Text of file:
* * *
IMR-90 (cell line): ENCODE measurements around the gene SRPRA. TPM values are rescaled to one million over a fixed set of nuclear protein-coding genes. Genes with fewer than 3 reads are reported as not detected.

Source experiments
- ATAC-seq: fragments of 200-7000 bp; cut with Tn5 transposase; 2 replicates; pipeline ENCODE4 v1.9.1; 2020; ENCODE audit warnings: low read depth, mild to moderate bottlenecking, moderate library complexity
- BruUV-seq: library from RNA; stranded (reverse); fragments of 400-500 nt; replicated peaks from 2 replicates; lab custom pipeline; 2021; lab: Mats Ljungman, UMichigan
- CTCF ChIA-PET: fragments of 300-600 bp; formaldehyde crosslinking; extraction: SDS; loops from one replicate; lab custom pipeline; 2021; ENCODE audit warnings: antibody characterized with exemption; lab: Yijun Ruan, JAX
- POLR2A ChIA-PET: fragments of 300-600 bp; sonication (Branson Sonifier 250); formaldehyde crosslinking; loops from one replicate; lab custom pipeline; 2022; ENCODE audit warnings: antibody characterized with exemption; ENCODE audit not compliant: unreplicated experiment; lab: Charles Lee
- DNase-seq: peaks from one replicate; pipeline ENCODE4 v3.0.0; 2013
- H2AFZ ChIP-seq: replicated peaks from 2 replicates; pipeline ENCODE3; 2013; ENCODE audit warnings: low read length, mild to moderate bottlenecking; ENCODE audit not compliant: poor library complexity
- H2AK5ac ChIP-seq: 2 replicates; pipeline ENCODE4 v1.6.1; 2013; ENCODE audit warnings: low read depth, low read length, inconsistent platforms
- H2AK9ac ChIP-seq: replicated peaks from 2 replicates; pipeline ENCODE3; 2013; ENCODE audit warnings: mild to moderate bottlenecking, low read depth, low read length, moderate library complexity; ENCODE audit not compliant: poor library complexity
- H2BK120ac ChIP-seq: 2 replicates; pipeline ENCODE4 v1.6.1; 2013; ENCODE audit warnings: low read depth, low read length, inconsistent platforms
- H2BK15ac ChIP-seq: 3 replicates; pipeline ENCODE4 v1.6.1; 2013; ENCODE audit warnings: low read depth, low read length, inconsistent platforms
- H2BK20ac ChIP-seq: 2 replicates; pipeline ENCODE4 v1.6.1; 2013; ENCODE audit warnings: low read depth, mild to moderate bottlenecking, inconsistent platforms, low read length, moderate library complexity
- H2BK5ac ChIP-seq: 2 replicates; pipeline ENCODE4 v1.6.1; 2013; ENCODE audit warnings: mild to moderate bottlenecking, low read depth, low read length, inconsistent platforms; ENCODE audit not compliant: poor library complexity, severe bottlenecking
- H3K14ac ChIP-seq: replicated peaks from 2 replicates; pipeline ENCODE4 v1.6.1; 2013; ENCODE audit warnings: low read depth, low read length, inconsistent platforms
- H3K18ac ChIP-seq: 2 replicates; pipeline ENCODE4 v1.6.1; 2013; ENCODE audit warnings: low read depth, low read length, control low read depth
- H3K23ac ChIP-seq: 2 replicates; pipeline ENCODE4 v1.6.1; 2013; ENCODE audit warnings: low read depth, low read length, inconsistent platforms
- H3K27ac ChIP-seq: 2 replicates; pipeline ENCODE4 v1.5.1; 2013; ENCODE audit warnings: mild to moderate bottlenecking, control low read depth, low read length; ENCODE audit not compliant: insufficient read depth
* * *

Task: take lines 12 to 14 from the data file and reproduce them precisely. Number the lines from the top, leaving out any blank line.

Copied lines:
- H2BK15ac ChIP-seq: 3 replicates; pipeline ENCODE4 v1.6.1; 2013; ENCODE audit warnings: low read depth, low read length, inconsistent platforms
- H2BK20ac ChIP-seq: 2 replicates; pipeline ENCODE4 v1.6.1; 2013; ENCODE audit warnings: low read depth, mild to moderate bottlenecking, inconsistent platforms, low read length, moderate library complexity
- H2BK5ac ChIP-seq: 2 replicates; pipeline ENCODE4 v1.6.1; 2013; ENCODE audit warnings: mild to moderate bottlenecking, low read depth, low read length, inconsistent platforms; ENCODE audit not compliant: poor library complexity, severe bottlenecking